Work of the Week spotlights Blues music scene during Black History Month

Date: Feb 14, 2022

    Our Work of the Week, The Blues Singer, by Patrick Keenan, features a painted, earthenware sculpture of Clarence Horatius "Big" Miller. Miller was an American jazz musician, Kansas City Blues singer, trombonist and instructor.

    While most artists typically start out in smaller cities and move to larger international hubs, Big Miller did the reverse. Miller was a popular performer in the United States and appeared at New York’s Birdland Jazz Club, Chicago’s Cotton Club, and the Newport Jazz Festival.

    He preferred touring outside his home country, however, due to racial hostility. He toured in Toronto and Vancouver, and eventually made Edmonton his home.

    Miller is remembered by his legacy in music and commitment to community. He believed, "We should learn to equalize feelings and equalize understanding. And be together."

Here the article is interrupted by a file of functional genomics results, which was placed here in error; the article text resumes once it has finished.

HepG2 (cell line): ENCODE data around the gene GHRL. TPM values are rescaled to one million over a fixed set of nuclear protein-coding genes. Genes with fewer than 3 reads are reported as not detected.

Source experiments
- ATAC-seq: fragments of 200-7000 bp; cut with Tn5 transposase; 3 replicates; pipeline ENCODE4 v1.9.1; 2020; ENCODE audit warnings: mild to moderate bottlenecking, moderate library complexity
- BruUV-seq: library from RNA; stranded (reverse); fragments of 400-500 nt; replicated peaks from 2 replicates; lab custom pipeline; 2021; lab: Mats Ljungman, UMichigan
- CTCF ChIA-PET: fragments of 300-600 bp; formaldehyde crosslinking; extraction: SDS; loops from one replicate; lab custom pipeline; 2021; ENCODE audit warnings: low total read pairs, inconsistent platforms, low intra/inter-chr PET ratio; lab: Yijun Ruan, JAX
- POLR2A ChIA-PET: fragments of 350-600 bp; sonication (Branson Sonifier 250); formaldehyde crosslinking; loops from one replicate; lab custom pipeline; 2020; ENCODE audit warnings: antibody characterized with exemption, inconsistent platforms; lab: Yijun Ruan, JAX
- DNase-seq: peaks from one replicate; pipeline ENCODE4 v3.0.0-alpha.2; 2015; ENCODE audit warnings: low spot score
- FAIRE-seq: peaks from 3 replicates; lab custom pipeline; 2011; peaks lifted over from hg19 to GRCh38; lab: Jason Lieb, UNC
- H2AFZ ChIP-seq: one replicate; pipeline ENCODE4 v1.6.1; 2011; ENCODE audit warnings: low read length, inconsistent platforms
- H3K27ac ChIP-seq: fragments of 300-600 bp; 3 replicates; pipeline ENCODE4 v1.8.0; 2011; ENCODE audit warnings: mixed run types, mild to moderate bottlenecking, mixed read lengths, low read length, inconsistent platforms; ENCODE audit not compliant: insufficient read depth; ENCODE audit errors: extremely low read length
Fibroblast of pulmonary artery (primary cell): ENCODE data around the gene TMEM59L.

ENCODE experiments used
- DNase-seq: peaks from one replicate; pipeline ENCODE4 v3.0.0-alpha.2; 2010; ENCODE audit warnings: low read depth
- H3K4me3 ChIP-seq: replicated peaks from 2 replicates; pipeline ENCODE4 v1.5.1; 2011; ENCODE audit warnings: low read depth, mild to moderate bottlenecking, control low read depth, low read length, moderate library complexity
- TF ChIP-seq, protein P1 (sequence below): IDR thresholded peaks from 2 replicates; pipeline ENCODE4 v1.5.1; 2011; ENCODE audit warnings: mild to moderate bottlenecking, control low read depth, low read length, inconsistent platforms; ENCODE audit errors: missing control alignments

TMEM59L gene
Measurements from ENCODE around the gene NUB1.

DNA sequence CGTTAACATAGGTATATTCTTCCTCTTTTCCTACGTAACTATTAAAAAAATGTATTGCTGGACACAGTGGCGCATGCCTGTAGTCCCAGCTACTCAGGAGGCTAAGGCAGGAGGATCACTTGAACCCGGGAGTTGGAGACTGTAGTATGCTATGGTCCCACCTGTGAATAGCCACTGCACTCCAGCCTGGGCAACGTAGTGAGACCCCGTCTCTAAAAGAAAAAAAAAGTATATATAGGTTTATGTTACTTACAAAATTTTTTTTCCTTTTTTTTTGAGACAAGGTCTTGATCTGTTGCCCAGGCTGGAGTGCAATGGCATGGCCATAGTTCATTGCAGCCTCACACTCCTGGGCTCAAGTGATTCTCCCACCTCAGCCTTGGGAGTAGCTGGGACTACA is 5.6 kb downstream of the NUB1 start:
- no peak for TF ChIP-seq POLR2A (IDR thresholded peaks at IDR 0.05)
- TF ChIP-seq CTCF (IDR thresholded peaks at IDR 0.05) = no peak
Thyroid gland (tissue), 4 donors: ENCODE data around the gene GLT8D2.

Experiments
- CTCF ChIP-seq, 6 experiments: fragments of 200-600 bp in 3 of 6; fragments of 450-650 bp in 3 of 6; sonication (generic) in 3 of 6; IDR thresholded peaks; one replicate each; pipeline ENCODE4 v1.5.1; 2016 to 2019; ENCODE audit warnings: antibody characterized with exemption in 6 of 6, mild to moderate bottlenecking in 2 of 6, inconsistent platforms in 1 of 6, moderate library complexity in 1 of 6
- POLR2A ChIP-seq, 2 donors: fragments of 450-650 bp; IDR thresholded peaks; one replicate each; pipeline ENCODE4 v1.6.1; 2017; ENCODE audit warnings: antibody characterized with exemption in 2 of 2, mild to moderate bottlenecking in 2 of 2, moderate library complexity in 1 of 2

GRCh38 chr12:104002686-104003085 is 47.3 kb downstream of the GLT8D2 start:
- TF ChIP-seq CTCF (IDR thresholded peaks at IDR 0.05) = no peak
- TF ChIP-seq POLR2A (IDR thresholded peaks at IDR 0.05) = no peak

One of Miller's accomplishments included recording the 1979 Juno award winning album Jazz Canada Montreux 1978, with Tommy Banks. Miller's talent went beyond music, as he also dabbled in acting and appeared in a sci-fi film, Big Meat Eater.

    About the artist and sculptor:

    Patrick Keenan grew up in Calgary and was mentored by his mother, Gwen Hughes, in his artistic practice. Prior to attending the Alberta College of Art and Design (now the Alberta University of the Arts), he worked in the oil industry.

    During his lifetime, he created over 700 individual figures. Patrick's works have been displayed in exhibits throughout Canada and the United States.

    Image description

    A photograph of a painted sculpture that depicts a heavy set, black singer seated in a wooden chair and holding a microphone to his mouth. The singer has thick, curly white hair and a thin black moustache, and wears a golden coloured, long-sleeved golf shirt with black trousers and black shoes. 

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